West Virginia Assistive Technology System

Building a New Home

[What To Build?]   [Designing Your Home]   [Finding Land]
    [Finding A Builder]   [Permits and Inspections]

What To Build?

    a photo of a husband and wife on the site of their house being built    

Building a new house can often be complicated. You have to find land where you want to live and a builder and architect you can trust. You have to worry about design and house plans, and permits and building codes. There are unavoidable delays and potential "new house" problems. And, in general, building is more expensive than buying a resale house.

On the other hand, by building your own home, you can customize the house to meet your needs and wants. You will know that all the different parts of the house - roofing, electrical and plumbing systems, etc. - are new and of the latest design. And building your own home gives you a chance to take an active role in the home building process.

If you decide to build, you must decide if you want to:

  • Buy a new home that has already been built (a speculation or "spec" home)
  • Build in a development that uses their own contractors and house plans
  • Find a lot where you want to live and
    • Build a home using a pre-approved house plan or a custom designed plan
    • Purchase a modular or manufactured home if permitted by zoning laws.

These homes are called "single-family" or "site built" homes because your house is detached from other homes and you own the land and home. The homes are built entirely on your lot from the ground up and conform to all building codes relevant to the area where the home is located. If maintained properly, these homes should increase in value over the years.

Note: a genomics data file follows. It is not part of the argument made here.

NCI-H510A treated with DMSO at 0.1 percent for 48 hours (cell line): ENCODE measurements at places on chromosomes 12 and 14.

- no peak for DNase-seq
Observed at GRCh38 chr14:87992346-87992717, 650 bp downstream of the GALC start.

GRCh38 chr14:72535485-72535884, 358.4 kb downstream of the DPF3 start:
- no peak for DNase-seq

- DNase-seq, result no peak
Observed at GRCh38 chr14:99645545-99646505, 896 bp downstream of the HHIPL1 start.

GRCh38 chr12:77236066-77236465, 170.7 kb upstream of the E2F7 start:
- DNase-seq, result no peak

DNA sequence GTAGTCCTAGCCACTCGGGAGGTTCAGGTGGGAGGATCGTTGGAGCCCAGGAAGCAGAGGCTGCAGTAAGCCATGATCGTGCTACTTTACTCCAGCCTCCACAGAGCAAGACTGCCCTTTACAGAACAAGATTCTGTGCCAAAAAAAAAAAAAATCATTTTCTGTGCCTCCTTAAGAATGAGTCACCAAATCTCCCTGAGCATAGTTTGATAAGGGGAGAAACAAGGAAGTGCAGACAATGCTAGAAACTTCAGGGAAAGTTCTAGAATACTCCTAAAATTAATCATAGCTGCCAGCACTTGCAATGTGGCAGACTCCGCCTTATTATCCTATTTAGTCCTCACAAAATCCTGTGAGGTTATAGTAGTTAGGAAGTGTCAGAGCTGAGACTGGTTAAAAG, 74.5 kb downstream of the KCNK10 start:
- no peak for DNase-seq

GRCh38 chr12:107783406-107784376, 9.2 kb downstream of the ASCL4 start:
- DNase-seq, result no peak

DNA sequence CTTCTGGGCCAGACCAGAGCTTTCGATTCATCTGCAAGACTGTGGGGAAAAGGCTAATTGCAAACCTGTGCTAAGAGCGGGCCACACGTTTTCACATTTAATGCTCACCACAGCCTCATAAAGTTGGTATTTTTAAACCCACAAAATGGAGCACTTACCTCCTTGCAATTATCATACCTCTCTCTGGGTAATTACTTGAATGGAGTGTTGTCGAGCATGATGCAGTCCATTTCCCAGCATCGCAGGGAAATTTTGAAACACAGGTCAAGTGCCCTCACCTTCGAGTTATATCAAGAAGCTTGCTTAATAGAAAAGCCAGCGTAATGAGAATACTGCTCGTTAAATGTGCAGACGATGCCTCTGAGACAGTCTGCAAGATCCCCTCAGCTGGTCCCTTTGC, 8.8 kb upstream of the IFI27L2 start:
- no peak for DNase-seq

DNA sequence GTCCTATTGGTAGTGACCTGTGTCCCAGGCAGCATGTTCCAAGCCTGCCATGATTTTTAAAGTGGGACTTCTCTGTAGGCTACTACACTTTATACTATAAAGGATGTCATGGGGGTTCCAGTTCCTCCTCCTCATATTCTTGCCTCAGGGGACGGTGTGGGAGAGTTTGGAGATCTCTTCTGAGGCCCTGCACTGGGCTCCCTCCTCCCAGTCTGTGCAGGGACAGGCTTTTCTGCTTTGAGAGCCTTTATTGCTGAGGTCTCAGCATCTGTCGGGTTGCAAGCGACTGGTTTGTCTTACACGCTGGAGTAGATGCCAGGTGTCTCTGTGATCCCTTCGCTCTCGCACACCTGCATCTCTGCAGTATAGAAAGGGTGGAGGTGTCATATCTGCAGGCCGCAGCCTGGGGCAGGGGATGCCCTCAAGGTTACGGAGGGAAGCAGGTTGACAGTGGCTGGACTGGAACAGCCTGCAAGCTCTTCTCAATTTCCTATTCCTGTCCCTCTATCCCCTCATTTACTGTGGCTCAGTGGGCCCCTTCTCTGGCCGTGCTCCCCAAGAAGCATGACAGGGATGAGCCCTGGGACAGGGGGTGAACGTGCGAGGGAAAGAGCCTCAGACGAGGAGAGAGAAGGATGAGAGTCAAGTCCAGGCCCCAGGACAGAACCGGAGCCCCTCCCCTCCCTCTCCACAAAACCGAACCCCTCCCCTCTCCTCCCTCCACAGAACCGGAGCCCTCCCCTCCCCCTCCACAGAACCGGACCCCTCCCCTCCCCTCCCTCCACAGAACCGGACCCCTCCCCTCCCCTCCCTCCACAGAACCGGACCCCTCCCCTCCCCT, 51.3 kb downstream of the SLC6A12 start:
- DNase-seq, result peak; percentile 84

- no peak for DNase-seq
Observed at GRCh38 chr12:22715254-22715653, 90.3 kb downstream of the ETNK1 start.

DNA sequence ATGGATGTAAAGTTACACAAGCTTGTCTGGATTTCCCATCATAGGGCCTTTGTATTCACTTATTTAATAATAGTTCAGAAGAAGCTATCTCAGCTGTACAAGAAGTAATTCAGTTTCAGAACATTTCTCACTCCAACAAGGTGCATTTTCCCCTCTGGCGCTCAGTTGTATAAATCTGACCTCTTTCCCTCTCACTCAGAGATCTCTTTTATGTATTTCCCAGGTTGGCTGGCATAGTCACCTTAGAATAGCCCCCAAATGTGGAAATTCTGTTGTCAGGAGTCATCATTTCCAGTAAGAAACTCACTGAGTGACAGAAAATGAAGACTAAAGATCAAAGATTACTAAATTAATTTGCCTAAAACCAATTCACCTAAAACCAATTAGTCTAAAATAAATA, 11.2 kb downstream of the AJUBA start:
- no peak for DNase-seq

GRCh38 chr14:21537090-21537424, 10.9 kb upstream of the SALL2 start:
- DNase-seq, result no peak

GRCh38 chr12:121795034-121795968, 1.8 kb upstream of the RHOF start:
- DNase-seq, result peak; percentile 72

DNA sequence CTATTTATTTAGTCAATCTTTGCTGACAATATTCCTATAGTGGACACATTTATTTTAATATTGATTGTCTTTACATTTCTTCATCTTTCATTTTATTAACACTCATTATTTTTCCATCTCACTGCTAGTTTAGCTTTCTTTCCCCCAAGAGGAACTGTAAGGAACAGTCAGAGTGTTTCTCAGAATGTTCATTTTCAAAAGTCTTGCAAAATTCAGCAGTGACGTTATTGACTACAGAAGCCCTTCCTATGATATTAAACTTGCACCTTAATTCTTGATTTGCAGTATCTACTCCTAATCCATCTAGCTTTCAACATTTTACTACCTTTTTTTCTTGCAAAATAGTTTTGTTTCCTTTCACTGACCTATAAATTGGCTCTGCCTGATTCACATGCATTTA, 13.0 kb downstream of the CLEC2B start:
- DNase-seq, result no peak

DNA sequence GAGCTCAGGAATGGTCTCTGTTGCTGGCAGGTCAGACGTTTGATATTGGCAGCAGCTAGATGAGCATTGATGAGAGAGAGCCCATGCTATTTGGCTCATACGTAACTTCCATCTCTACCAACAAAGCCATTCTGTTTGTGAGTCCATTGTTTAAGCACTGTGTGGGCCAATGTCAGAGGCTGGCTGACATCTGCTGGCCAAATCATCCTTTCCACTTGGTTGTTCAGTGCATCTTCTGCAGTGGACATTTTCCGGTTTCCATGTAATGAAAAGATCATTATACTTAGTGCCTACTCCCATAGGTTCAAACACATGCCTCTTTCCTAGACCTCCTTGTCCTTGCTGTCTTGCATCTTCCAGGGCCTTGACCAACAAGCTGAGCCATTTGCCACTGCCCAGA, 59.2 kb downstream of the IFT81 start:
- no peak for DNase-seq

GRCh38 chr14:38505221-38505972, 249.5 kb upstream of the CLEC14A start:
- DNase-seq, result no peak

Modular homes are built in sections at a factory to conform to all state, local or regional building codes at their destinations. They are transported to the site on truck beds and then put together by local contractors. Local building inspectors check to make sure the structure meets requirements and that finish work is done properly. Modular homes are sometimes less expensive per square foot than site built homes. A well-built modular home should have the same longevity as its site-built counterpart, increasing in value over time.

Manufactured homes were formerly referred to as mobile homes or trailers and are built in a factory. They conform to a Federal building code, called the HUD code, rather than to building codes at their destinations. Homes are built on a non-removable steel chassis and transported to the site on their own wheels and put together on the site lot. These homes are not always placed on a permanent foundation. Building inspectors check the work done locally (electric hook up, etc.) but are not required to approve the structure. Manufactured housing is generally less expensive than site built and modular homes but often decrease in value over time. Many communities have restrictions on where a manufactured home can be built.

Restrictions also apply to building in a development. For instance, the development may have rules on the style of home you can build, what color you paint your home or what you can do in your yard. Developments usually also have homeowners associations that require you to pay an annual fee.